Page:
I don't see how that benefits the incumbents. Unfortunately, the realities of physics and economics (to say nothing about total pollution generated) mean that there are really only two choices: Burn liquid hydrocarbons; or store electricity in a battery (or some combination of the two). Tesla is currently pursing the second option and traditional auto manufacturers are using both. Hydrogen, natural gas and compressed air have all the limitations of batteries and more: The technology that goes in the car is more expensive, the infrastructure is more expensive and exists in fewer places (excluding natural gas), range is short, and 'refuling' times are long.
About ten years ago, as an undergrad, I worked on an NSF- and DOE-funded project to use single-walled carbon nanotubes both as a catalyst in hydrogen fuel cells and for hydrogen storage. Unfortunately, the efficiency gains were minimal, and I'm not aware of much progress that has been made since (but I now work in a different sub-field). That means that a practical fuel cell, big enough to power a lightweight vehicle still costs hundreds of thousands to millions of dollars (mostly due to the requirement for large amounts of platinum to catalyze the H2 in to 2H). Frankly, there has been enough money wasted on pie-in-the-sky projects when there is already-existing technology that works (lithium-ion batteries).
If you don't trust a random stranger on the Internet, then please trust the managers of auto companies. Honda has effectively abandoned their FCX Clairity project because it is cheaper to meet CARB (CA Air Resources Board) requirements by buying zero-emissions credits from Toyota, Tesla, or GM. The FCX, by the way, was a hybrid that only used a fuel cell to meet the average load for electricity and batteries to meet the peak load.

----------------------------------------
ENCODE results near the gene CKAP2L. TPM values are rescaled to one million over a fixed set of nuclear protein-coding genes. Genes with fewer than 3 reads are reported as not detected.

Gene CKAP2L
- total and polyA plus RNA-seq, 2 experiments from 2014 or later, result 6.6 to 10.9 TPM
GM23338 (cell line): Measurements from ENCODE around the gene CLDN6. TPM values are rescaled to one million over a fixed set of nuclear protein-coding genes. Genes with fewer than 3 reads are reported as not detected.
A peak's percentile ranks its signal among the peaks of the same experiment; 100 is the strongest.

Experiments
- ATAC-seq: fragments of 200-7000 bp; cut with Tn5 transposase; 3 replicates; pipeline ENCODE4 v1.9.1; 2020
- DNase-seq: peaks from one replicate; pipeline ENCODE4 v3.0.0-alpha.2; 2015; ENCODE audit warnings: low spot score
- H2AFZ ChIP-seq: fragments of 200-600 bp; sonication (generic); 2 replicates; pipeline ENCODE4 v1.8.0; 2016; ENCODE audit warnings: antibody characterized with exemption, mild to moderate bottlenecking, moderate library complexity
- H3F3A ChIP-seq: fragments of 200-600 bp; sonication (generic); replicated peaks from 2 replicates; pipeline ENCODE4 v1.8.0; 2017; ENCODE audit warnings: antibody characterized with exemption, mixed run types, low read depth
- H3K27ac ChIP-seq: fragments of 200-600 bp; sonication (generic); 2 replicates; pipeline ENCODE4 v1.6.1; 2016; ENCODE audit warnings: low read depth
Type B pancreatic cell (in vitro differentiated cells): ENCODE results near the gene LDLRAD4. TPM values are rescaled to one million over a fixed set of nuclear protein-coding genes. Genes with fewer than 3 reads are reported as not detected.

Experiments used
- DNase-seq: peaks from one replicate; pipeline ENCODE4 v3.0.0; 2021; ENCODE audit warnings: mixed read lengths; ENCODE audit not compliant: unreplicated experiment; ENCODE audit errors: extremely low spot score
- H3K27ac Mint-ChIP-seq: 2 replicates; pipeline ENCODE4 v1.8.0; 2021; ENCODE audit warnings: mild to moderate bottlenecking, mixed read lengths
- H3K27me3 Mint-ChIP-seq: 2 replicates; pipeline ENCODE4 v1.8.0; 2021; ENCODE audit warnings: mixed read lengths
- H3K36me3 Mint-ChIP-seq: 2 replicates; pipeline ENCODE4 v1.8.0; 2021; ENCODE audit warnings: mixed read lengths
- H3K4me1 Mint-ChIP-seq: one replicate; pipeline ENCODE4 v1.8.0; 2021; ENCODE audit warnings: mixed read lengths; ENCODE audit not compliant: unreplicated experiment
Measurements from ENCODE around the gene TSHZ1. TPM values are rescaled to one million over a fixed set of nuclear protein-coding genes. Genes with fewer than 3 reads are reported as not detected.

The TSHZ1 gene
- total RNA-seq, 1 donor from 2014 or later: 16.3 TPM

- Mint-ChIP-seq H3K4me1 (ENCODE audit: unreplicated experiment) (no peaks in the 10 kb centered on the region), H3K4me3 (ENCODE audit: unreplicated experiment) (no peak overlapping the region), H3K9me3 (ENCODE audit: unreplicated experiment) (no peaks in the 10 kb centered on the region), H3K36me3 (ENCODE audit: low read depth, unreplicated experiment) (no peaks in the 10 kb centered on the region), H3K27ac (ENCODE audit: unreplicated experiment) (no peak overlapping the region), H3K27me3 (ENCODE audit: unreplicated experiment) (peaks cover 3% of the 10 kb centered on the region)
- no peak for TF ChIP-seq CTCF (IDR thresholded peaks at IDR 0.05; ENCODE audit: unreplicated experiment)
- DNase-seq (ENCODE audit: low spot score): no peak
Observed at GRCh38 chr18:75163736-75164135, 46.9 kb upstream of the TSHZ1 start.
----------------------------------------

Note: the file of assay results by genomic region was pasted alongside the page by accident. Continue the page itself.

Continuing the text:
You need at least an order of magnitude better catalyst performance before you can even consider using PEM fuel cells in a mass-produced car. Every time I've seen a press release about better fuel cells, they seem to mention a few percent. At the current rate of improvement, it will take a quarter of a century before we even solve one of the show-stoppers for hydrogen cars.
Compressed natural gas/biogas is available today and has been for years, at prices far below that of electric cars, with none of the range and refueling issues that electric cars have.
We still import 4 million barrels per day from OPEC. But now, we have the capability to stop all oil imports from OPEC within 60 months. We have low cost natural gas and low cost technology for converting cars to operate on CNG. This program would convert 65 million vehicles (23% of our fleet) to (CNG). Cost $98 billion. The other part of the program is to build 10,000 CNG refueling stations. Cost $20 billion. Total $118 billion. All the costs will be money spent on U.S. labor and material. Use of low cost natural gas will save us about $80 billion per year.
The program can start immediately by presidential order to convert the 600,000 federal non-military vehicles to CNG. Theses are shovel/wrench ready projects. Total cost: less than $5 billion.
This CNG program is not like the Manhattan Project that involved large technical uncertainties and risk. CNG technology is commercially available in the United States. Iran now has 2.9 million vehicles (23% of its fleet) operating on CNG.
The collateral benefits are manifold: cost savings; reduction in trade deficit; employment for 100,000 Americans; reduced CO2 emissions; low technical, commercial and environmental risks; progress that can be accurately measured; plus no political party would find it objectionable.
Eye-opening to say the least.